|"You Have Been Warned" digital mixed media by Chuck Smart|
Thursday, May 22, 2014
Wet’ and expressive at B2 Fine Art
The exhibition called “Wet” and subtitled “Abstract Expressionism in fluidity, movement and space” at B2 Fine Art is a retrospective of work by Chuck Smart with some works by other well-known artists thrown in — like Yakime Brown, who is beginning to make a splash in New York; Judy Hintz Cox, a regular at B2 who has four excellent paintings in this show. And just for good measure there are a few glass vessels by Dale Chihuly. But Brown, Chihuly and Cox are bonus artists. What this show is really all about is the amazing artwork of Chuck Smart.
As an artist and musician, Smart has earned recognition throughout the world. He passed away in 2008. B2 owner Gary Boone calls this showing of his work a retrospective. It is a small but varied sampling of his work (approximately 20-30 pieces). I was astounded at his ability to work in many different styles and media with obvious skill and vision in each, from highly expressive digital and mixed media imagery combining abstract and figurative elements — a blending of Jasper Johns, Rauschenberg, de Kooning, a hint of Kenneth Patchen and a big dose of Jean-Michael Basquiat — to simple, pop-related imagery with flat but vibrant color application (no visible brushmarks), to soft-focus and blurred photographs of faces and urban scenes.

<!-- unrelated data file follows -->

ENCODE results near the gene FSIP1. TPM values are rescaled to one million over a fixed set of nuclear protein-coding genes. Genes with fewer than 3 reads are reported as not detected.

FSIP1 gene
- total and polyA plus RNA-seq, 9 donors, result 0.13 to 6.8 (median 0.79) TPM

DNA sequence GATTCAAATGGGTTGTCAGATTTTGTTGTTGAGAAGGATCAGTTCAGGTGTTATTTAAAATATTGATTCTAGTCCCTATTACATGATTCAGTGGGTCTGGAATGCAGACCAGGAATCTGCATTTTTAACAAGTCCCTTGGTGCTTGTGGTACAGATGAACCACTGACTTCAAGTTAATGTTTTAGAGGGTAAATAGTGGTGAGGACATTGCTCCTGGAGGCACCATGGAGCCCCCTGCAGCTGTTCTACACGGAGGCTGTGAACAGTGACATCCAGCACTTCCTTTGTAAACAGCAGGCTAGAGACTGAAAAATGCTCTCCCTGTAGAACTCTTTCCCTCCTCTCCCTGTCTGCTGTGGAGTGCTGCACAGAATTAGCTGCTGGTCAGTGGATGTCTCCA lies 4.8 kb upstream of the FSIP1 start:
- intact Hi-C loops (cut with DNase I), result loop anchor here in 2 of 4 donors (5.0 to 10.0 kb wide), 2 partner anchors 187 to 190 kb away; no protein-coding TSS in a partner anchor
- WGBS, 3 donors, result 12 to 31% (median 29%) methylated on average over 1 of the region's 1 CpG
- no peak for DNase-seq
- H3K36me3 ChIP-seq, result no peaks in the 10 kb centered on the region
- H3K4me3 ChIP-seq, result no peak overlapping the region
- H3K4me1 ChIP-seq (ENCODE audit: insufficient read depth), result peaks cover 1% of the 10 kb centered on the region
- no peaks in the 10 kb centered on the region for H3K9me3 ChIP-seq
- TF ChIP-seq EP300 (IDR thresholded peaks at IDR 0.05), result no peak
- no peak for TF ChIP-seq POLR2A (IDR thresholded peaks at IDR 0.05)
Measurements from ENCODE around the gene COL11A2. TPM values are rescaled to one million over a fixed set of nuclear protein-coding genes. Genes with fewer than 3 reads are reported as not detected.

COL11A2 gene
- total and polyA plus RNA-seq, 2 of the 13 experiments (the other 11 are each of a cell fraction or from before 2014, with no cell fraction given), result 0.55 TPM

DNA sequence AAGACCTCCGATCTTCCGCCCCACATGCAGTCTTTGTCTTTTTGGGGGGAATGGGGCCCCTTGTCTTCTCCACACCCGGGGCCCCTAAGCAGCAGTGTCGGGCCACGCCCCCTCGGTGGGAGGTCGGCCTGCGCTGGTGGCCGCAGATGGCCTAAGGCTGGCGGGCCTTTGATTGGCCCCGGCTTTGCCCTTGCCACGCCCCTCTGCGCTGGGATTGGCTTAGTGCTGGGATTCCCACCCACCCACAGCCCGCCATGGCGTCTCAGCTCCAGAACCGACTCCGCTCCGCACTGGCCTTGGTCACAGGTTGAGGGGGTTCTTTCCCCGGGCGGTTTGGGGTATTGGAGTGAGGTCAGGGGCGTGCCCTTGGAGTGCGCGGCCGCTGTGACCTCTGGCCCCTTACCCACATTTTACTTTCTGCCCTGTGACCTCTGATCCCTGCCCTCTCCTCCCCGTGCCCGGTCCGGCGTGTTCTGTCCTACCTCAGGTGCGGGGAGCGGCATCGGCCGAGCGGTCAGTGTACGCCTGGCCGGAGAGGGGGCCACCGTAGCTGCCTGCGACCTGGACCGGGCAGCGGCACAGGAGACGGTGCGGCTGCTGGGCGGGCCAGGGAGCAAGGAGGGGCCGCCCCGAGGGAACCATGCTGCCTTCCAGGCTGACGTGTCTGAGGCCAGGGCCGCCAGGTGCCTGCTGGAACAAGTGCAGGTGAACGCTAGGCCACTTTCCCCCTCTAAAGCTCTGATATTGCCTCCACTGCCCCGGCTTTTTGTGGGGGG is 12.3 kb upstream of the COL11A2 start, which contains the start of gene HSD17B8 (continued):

Eclectic? You bet. And in a most delightful way. Most of all it is the haunted and fearsome faces glaring at the viewer and his broken, staccato line that makes this work so powerful.
A signature piece at the front of the gallery is “Art Is,” words and images in a combination of collage, digital prints and paint all awash in a vortex of red. Another piece titled “Cleveland” uses all of the same elements plus pencil drawing, but instead of the swirling tornado of paint the imagery is unified by bands of soft red and tan that weaves it all together like a basket.
The most haunting of all his works may be “You Have Been Warned,” digital mixed media with Basquiat-like drawings of four figures with big heads, saucer eyes, and distorted and emaciated bodies, much of the drawing done by scratching into wet paint with something like (probably) the wrong end of a paint brush.
Brown’s paintings are mostly of fountain-like floods or sprays of paint bursting upwards with brilliant colors and paint as much as a quarter-inch thick. I can see that these could be exceedingly popular, but to me they are too slick, too pretty. His most powerful work is a black and white painting called “You Talk Too Much,” a waterfall of white on a smooth black ground gushing downward from the top of the canvas and splashing back up when it hits the bottom. Underneath all of this movement is a cascade of hundreds of letters in something like Arial bold type.
My favorite Hintz Cox works are two mostly black on white paintings that are incredibly rich and expressive.
[B2 Fine Art Gallery, 11 a.m. to 5 p.m. Tuesday-Saturday, till 9 p.m. Third Thursdays, through June 14, 711 St. Helens Avenue, Tacoma, 253.238.5065]